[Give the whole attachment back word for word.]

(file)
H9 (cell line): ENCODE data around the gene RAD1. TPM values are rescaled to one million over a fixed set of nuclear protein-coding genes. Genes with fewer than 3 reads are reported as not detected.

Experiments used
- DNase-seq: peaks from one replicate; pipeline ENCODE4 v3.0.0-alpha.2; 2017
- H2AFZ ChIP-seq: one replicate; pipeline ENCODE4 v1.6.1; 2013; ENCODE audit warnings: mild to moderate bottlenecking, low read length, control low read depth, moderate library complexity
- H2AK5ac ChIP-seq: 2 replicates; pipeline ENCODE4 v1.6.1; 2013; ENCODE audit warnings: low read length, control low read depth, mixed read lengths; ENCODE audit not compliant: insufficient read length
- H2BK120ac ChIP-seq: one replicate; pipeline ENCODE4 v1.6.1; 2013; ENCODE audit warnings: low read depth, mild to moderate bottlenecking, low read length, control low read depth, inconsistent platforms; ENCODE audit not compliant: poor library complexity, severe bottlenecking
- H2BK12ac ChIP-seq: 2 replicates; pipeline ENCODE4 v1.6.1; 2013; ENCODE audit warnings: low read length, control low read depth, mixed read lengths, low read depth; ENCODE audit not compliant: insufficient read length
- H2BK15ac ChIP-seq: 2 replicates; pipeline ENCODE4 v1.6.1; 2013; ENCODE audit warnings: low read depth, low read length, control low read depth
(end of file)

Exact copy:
H9 (cell line): ENCODE data around the gene RAD1. TPM values are rescaled to one million over a fixed set of nuclear protein-coding genes. Genes with fewer than 3 reads are reported as not detected.

Experiments used
- DNase-seq: peaks from one replicate; pipeline ENCODE4 v3.0.0-alpha.2; 2017
- H2AFZ ChIP-seq: one replicate; pipeline ENCODE4 v1.6.1; 2013; ENCODE audit warnings: mild to moderate bottlenecking, low read length, control low read depth, moderate library complexity
- H2AK5ac ChIP-seq: 2 replicates; pipeline ENCODE4 v1.6.1; 2013; ENCODE audit warnings: low read length, control low read depth, mixed read lengths; ENCODE audit not compliant: insufficient read length
- H2BK120ac ChIP-seq: one replicate; pipeline ENCODE4 v1.6.1; 2013; ENCODE audit warnings: low read depth, mild to moderate bottlenecking, low read length, control low read depth, inconsistent platforms; ENCODE audit not compliant: poor library complexity, severe bottlenecking
- H2BK12ac ChIP-seq: 2 replicates; pipeline ENCODE4 v1.6.1; 2013; ENCODE audit warnings: low read length, control low read depth, mixed read lengths, low read depth; ENCODE audit not compliant: insufficient read length
- H2BK15ac ChIP-seq: 2 replicates; pipeline ENCODE4 v1.6.1; 2013; ENCODE audit warnings: low read depth, low read length, control low read depth